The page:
How We Got to the Moon details the almost overwhelming amount of expertise and problem-solving required to accomplish one human footprint.
How We Got to the Moon: the People, Technology, and Daring Feats of Science behind Humanity’s Greatest Adventure by John Rocco. Crown Books for Young Readers, 2020, 241 pages plus author note, bibliography, index, and index.
Reading Level: Middle Grades, ages 10-12
Recommended for: ages 8 and up
We all know the story, or think we do: the Soviets beat us to space, NASA was born, President Kennedy made a speech, and eight years later Neil Armstrong walked on the moon. I was 19 at the time, and wasn’t particularly surprised or impressed. This is the age of science, and sci-fi, I recall thinking: of course we can get to the moon. I’ve become less cavalier over time, but even so, this book is a strong corrective to that careless way of thinking.
It’s picture-book size but not picture-book thick: over 250 pages all told. That’s how much it takes to communicate a sense of the magnitude of logistics involved and new problems to solve. To address logistics and problems took an army of scientists, specialists, mechanics, craftsmen, seamstresses, and women with adding machines. This is their story as much as it is Aldren’s, Armstrong’s, and Collins’s. To tell it, the author goes back to October 4, 1957:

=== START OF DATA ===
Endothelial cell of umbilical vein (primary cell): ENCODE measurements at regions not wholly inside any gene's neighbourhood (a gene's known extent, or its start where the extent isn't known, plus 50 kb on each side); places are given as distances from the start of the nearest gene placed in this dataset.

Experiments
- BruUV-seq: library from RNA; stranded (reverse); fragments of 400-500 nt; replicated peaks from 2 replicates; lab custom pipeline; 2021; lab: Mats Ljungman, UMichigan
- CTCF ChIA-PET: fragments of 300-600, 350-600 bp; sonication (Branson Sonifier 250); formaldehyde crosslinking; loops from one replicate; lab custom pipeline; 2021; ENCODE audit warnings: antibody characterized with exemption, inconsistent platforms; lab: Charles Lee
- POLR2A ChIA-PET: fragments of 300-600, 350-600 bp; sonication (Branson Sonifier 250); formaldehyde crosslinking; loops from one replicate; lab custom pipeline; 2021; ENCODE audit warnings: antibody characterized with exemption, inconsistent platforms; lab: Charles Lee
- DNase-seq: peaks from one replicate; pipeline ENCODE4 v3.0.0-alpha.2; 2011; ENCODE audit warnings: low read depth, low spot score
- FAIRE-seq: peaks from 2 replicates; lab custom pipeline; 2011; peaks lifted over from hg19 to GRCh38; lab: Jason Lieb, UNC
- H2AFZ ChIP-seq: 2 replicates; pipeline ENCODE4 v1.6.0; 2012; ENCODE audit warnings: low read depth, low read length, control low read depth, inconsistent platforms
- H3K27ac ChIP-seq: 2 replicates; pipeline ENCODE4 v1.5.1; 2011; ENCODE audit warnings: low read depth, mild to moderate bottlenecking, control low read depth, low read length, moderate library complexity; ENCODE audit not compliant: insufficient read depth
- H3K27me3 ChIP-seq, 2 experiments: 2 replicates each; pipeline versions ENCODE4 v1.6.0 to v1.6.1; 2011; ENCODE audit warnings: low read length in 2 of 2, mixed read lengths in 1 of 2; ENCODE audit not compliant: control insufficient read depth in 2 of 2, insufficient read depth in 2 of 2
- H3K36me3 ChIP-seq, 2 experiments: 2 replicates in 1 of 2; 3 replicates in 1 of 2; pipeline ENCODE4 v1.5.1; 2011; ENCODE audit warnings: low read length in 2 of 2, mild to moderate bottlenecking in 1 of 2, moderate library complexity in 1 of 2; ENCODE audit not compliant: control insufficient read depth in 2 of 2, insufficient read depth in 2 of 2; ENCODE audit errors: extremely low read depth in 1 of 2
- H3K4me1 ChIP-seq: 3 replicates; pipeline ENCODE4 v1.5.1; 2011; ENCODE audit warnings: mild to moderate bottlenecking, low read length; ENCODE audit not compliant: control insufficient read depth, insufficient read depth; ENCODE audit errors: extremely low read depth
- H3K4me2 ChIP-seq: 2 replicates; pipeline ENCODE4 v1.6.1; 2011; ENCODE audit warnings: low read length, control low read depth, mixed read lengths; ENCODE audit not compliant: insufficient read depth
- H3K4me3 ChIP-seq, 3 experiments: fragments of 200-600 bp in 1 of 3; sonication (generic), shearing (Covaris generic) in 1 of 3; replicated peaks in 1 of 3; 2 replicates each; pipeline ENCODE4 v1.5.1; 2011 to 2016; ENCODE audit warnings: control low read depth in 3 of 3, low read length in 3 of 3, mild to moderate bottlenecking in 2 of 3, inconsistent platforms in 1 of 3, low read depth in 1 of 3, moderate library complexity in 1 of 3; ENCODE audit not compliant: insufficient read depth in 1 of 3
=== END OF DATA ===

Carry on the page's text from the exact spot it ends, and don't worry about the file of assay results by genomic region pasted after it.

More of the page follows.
It all starts with a beep . . . beep . . . beep. People all over the world pick up the faint signal on shortwave radios, and Americans are listening with both fascination and terror.
The Soviets have startled the world by hurling a satellite into orbit, and Americans feel like they’ve been caught flat-footed. Catching up—and surpassing—is suddenly on the front-burner. After backtracking to Robert Goddard and the invention of rocketry, the narrative passes quickly over the Mercury and Gemini programs to arrive at Apollo. Rather than straight narrative, the story unfolds like a scrapbook, with capsule biographies of people instrumental to the program, from flight director Gene Kranz to seamstress manager Ellie Foraker. Countless diagrams, schematics, and illustrations break up the pages, with sidebars on everything from how to use a slide rule to how to urinate in space. Every Problem! that came up in the course of the program had its Solution! and readers have many opportunities to test those solutions for themselves with simple experiments.
How We Got to the Moon could almost serve as a year-long unit study, with excursions into history, biography, physics, biology, technology, geography, and much more. Besides the educational value, it’s a stirring story of trial and error and ultimate triumph.
Overall Rating: 4.5 (out of 5)
Worldview/moral value: 3.5Artistic/literary value: 5Also at Redeemed Reader:
Since 2019, the 50th anniversary of Apollo 11, there have been several excellent picture books about the project. See our Lunar List from last year. Also, Gravity by Jason Chinn makes an abstract concept intelligible for 5 year olds. And just for fun: Chitty Chitty Bang Bang Over the Moon!We are participants in the Amazon LLC affiliate program; purchases you make through affiliate links like the one below may earn us a commission. Read more here.
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